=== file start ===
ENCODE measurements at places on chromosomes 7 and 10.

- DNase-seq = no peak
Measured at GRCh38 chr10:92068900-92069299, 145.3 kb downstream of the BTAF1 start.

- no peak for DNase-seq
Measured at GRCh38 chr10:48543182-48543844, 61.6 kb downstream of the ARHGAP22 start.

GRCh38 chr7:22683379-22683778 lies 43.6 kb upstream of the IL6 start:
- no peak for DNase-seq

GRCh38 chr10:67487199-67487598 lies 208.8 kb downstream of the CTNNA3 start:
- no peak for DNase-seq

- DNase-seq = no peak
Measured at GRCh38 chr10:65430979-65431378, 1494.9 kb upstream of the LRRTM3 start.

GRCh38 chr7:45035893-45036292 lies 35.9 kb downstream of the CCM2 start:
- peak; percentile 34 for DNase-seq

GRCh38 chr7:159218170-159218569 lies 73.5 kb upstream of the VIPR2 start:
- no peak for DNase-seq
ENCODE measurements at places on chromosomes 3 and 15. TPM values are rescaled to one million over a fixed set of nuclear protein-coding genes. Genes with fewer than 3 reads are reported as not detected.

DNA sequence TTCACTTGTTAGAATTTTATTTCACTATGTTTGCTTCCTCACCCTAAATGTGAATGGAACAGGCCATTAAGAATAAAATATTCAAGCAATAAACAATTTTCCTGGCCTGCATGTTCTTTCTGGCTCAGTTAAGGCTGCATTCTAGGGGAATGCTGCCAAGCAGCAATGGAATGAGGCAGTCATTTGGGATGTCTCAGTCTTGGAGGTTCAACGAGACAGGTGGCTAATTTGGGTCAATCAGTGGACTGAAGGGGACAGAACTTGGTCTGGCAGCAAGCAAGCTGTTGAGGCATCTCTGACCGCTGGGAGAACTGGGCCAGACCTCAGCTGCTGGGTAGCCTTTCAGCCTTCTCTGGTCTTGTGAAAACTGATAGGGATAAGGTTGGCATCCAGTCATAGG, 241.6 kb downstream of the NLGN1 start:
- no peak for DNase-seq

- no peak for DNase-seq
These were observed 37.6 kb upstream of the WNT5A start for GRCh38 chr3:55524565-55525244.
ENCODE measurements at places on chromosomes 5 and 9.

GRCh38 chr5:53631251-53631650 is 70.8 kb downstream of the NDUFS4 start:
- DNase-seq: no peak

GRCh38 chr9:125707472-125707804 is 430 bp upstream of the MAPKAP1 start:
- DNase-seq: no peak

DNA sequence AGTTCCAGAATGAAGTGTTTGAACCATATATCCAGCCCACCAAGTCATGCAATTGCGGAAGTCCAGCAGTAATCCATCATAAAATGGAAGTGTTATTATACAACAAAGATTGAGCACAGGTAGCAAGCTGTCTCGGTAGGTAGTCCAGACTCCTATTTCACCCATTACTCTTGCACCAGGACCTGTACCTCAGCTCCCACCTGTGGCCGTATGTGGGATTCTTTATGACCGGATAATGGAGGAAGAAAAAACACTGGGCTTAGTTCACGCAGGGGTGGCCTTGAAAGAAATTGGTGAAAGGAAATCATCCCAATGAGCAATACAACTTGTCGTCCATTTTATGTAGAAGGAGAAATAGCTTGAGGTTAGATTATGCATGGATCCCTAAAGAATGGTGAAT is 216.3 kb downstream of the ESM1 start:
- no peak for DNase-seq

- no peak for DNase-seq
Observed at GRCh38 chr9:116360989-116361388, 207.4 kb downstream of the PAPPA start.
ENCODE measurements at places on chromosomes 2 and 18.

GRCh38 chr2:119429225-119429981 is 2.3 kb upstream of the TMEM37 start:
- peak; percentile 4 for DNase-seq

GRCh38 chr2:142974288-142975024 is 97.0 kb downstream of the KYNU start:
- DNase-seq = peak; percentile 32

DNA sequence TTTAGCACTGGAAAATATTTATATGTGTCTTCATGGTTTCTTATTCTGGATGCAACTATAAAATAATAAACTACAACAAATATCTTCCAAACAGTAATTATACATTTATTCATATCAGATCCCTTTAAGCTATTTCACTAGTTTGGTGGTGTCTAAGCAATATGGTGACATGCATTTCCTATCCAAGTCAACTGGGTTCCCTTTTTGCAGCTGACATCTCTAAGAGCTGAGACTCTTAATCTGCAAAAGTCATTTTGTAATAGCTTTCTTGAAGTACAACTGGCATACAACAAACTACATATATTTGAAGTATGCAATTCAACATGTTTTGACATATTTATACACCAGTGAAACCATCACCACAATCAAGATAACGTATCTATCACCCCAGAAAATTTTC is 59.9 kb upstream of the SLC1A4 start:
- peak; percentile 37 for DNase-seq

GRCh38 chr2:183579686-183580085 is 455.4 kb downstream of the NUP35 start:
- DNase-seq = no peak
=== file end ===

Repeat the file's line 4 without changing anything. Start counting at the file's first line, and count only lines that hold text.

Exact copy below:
- no peak for DNase-seq